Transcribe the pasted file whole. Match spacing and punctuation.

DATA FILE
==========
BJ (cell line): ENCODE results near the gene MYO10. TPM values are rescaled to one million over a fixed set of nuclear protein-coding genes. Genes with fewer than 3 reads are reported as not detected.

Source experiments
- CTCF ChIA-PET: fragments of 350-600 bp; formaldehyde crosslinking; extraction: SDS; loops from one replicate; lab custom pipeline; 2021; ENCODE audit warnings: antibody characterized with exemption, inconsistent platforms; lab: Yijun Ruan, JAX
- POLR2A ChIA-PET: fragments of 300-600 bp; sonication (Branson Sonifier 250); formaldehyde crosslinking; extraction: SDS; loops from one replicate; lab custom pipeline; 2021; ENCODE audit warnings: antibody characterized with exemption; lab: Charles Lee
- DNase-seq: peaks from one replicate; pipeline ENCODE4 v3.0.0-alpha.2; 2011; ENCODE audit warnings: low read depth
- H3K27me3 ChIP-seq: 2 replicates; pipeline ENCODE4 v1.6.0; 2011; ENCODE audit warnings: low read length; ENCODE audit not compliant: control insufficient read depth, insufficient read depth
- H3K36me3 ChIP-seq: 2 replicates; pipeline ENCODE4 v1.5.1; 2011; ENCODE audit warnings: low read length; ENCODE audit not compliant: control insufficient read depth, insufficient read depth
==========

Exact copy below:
BJ (cell line): ENCODE results near the gene MYO10. TPM values are rescaled to one million over a fixed set of nuclear protein-coding genes. Genes with fewer than 3 reads are reported as not detected.

Source experiments
- CTCF ChIA-PET: fragments of 350-600 bp; formaldehyde crosslinking; extraction: SDS; loops from one replicate; lab custom pipeline; 2021; ENCODE audit warnings: antibody characterized with exemption, inconsistent platforms; lab: Yijun Ruan, JAX
- POLR2A ChIA-PET: fragments of 300-600 bp; sonication (Branson Sonifier 250); formaldehyde crosslinking; extraction: SDS; loops from one replicate; lab custom pipeline; 2021; ENCODE audit warnings: antibody characterized with exemption; lab: Charles Lee
- DNase-seq: peaks from one replicate; pipeline ENCODE4 v3.0.0-alpha.2; 2011; ENCODE audit warnings: low read depth
- H3K27me3 ChIP-seq: 2 replicates; pipeline ENCODE4 v1.6.0; 2011; ENCODE audit warnings: low read length; ENCODE audit not compliant: control insufficient read depth, insufficient read depth
- H3K36me3 ChIP-seq: 2 replicates; pipeline ENCODE4 v1.5.1; 2011; ENCODE audit warnings: low read length; ENCODE audit not compliant: control insufficient read depth, insufficient read depth